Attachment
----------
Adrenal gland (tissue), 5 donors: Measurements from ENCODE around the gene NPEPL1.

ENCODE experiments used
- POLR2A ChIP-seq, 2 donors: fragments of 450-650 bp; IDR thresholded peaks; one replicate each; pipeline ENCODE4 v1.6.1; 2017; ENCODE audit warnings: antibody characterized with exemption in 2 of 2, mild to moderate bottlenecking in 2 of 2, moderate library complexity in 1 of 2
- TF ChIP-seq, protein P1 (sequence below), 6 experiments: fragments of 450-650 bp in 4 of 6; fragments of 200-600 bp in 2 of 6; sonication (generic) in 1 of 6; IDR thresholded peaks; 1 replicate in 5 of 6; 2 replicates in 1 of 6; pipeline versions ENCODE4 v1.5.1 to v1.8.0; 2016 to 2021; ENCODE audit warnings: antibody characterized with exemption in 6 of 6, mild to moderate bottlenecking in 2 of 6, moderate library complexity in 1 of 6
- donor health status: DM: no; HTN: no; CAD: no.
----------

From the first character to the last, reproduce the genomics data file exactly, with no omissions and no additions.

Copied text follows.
Adrenal gland (tissue), 5 donors: Measurements from ENCODE around the gene NPEPL1.

ENCODE experiments used
- POLR2A ChIP-seq, 2 donors: fragments of 450-650 bp; IDR thresholded peaks; one replicate each; pipeline ENCODE4 v1.6.1; 2017; ENCODE audit warnings: antibody characterized with exemption in 2 of 2, mild to moderate bottlenecking in 2 of 2, moderate library complexity in 1 of 2
- TF ChIP-seq, protein P1 (sequence below), 6 experiments: fragments of 450-650 bp in 4 of 6; fragments of 200-600 bp in 2 of 6; sonication (generic) in 1 of 6; IDR thresholded peaks; 1 replicate in 5 of 6; 2 replicates in 1 of 6; pipeline versions ENCODE4 v1.5.1 to v1.8.0; 2016 to 2021; ENCODE audit warnings: antibody characterized with exemption in 6 of 6, mild to moderate bottlenecking in 2 of 6, moderate library complexity in 1 of 6
- donor health status: DM: no; HTN: no; CAD: no.